A fire was what passengers feared most on a ship, and the Mormons ran out onto the deck, crying out to one another, looking for water buckets, only to learn there was no fire at all, only an order to hoist higher. Despite the panic, Anne found the situation comical, and she could not help thinking what fools the Mormons were.
One night midway through the voyage, she was awakened by Emma Lee, who slept beside her on the cramped bunk, as the girl tossed about and whimpered in her sleep. Anne reached over to still the child and discovered Emma Lee’s forehead was as hot as a stovetop. She picked up the sleeping child and carried her out onto the deck, thinking the sea air would cool her. But the child began to cough and cry a little. “Wake up, Emma Lee,” Anne said to the six-year-old, thinking the girl might have had a bad dream. But the child would not wake.
Anne found water and, using the hem of her nightdress, rubbed it on the child’s forehead, but that did nothing to cool her. “Precious girl, wake for Mama,” Anne whispered. She shook the child a little, but Emma Lee did not respond. Frightened now, Anne asked a man who was standing on the deck, looking out at the ocean, to stay with her daughter while she fetched her husband, then slipped back into the bowels of the ship to find John. He followed her to the deck and picked up the stricken girl, calling, “Emma Lee! Emma Lee!”
The man on deck disappeared and returned a few moments later with two elders. One of them, a physician, reached out and took the child, looked into her eyes and mouth, examined her chest. “We must bring down the fever. My wife will help.” He nodded at a woman who had joined them. Without being told what to do, the woman fetched a pail of water and some cloths and began to sponge Emma Lee.
“I’ll do it,” Anne said.
“Then I’ll pray,” the woman told her, kneeling on the deck. The men, along with John, got down on their knees beside the woman, and although she felt the prayers of Mormons carried no special weight with God, Anne nonetheless was touched by the earnestness of these strangers. In a few minutes, a dozen of the Saints, some in their nightclothes, were kneeling beside Emma Lee, asking the Lord to spare her.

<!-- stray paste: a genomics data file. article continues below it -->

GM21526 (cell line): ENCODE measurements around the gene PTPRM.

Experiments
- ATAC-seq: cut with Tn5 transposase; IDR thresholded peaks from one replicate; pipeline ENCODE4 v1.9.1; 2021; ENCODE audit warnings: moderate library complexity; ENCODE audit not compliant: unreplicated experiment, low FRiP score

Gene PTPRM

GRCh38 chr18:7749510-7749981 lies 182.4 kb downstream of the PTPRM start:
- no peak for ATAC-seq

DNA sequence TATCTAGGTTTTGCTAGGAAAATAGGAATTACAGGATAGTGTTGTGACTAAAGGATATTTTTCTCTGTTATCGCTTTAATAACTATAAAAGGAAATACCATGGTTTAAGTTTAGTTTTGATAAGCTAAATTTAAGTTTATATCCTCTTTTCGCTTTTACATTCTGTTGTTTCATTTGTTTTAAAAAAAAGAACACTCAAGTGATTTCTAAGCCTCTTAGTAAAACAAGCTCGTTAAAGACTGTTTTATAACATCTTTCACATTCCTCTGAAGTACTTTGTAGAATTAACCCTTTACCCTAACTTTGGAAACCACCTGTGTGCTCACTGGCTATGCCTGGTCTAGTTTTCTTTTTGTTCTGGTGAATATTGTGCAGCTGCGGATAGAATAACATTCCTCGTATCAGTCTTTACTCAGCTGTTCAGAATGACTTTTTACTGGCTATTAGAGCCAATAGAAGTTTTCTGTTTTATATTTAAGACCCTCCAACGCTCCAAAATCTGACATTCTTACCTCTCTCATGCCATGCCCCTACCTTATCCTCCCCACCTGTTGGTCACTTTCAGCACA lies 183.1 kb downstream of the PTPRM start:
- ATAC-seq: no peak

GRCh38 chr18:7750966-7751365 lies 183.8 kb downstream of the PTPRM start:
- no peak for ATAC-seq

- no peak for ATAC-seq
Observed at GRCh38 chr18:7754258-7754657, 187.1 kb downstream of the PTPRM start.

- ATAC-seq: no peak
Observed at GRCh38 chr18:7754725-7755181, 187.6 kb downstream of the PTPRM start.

One told Anne that she had saved an apple, which was stored in her trunk. “It might cool her throat. Would she eat it?” Anne shook her head, replying that the child was not conscious. Another brought a bottle of cologne and poured it onto the girl’s wrists, hoping to soothe her. Someone pushed Anne aside and told her to rest while she sponged the child.
Catherine came on deck and gave Anne a cup of water, and when Anne said she must check on Joe and Lucy, her friend told her that someone was already caring for the two children. “Has she been anointed?” Catherine asked. Anne looked dumbly at the woman, not understanding. “Anointed with oil. ’Tis our way. The elders must administer the ordinances.”
Anne looked up at John, who nodded solemnly. “We must do it.”
“Does that mean she’s going to die?”
“Her life is in the Lord’s hands.”
Anne had never participated in such a ceremony before, and she watched dumbly as an elder took out a vial of oil, dipped his fingers into it, then touched them to Emma Lee’s forehead. On board the ship, Anne had heard elders prophesy, knew they told those who were sick that they would not die but would live to reach the valley, and she prayed that someone would tell her that Emma Lee would be all right, but no one spoke. When the elders were finished, Anne sat down on the deck beside her daughter, taking Emma Lee’s hand, and promised the Lord that if He let the child live, Anne would join the Mormon Church. If God would perform such a miracle, then surely that was the sign she needed to embrace the faith.
But there was no miracle. Emma Lee did not regain consciousness. She lay on a pallet on the deck all day while Anne and John fanned her and others took turns washing the girl with cool water. At dusk, Emma Lee died. She did not take a deep breath and expire. There was no rattling in her throat. She simply breathed her last and was still. At first, Anne was not aware that the girl was gone. The breathing had been so weak that she did not realize Emma Lee no longer took a breath. She did not know until John said softly, “It is over,” and tried to raise Anne to her feet.
But Anne would not get up. Instead, she moaned and fell across the child’s body, calling to Emma Lee to awaken, calling God to bring back her daughter. John tried to raise her, but Anne was deadweight in his arms, so he let her lie beside the girl, standing over her, tears streaming down his face. The other women attempted to comfort her, saying that Emma Lee’s death was God’s will and that the girl had gone to a better place. Anne did not reply, only thought that her daughter’s death was not God’s will at all but John’s and that if they had stayed in London, Emma Lee would indeed be in a better place.